What is different about Cognitive Therapy?
The other major models of emotional disturbances include the psychoanalysis,behavioral, and neuropsychiatric schools. While these have important differences with each other, they also have an important similarity: They all assume that emotional disturbances are caused by forces that the patient cannot either see or influence - or both. These may be repressed unconscious factors, hidden conditioned reflexes, or biological imbalances. These models all depend on the therapist to discover and resolve them.
Cognitive Therapy, on the other hand, is based on the assumption that emotional disturbances arise from thoughts that are created in order to interpret and react to specific events. These thoughts are accessible by the patient. In Cognitive Therapy, the therapist doesn't identify and treat these. Instead, the patient is guided to discover, examine, and modify them in a manner that the patient determines to be appropriate and functional.
The Cognitive Therapy Model
According to the Cognitive Therapy Model, our emotions and behaviors are formed by the way we interpret events. In other words, it is not the events that affect us, but the way we perceive them. From early childhood, we develop basic beliefs about the nature of ourselves, other people, and the external world. Based on these core beliefs, we develop general assumptions and attitudes that we use as a general philosophy for viewing and interacting with the external world. These are called intermediate beliefs. As particular events occur, our basic philosophy of life steps in to supply us with thoughts about those events that we use to interpret and react to them. These are called automatic thoughts.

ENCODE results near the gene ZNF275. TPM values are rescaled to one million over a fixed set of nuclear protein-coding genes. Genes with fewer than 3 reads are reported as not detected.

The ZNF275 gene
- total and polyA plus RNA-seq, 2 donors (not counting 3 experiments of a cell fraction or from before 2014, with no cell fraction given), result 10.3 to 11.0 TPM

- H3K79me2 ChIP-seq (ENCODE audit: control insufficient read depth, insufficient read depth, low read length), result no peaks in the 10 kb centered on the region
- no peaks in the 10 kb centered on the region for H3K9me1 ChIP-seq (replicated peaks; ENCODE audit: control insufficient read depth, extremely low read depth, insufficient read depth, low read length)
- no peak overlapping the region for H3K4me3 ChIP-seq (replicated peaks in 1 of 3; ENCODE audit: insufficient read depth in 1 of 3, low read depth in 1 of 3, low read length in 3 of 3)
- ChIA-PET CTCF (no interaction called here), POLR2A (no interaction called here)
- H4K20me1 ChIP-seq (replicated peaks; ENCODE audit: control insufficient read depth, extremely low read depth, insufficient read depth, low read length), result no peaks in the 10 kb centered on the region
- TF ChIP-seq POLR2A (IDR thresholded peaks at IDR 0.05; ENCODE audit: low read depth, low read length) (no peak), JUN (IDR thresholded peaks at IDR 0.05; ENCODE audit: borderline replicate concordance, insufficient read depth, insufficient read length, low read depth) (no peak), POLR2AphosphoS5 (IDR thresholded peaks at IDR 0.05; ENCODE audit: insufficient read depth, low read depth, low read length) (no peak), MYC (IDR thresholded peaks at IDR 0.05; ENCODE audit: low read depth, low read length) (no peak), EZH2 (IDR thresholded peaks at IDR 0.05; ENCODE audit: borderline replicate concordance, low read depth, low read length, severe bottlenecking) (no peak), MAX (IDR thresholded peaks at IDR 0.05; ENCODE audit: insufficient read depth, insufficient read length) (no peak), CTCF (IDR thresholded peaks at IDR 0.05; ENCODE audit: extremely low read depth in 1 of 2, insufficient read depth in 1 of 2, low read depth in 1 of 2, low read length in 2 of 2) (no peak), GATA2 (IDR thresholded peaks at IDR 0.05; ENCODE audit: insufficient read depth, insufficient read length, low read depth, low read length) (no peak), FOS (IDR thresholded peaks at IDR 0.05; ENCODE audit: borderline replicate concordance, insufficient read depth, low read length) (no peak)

The Cognitive Therapy Model says that all of these, from core beliefs to automatic thoughts, can be discovered and examined by the patient. If they are found to be irrational or dysfunctional, the patient can modify them. The therapist's role is to instruct and guide the patient through the process.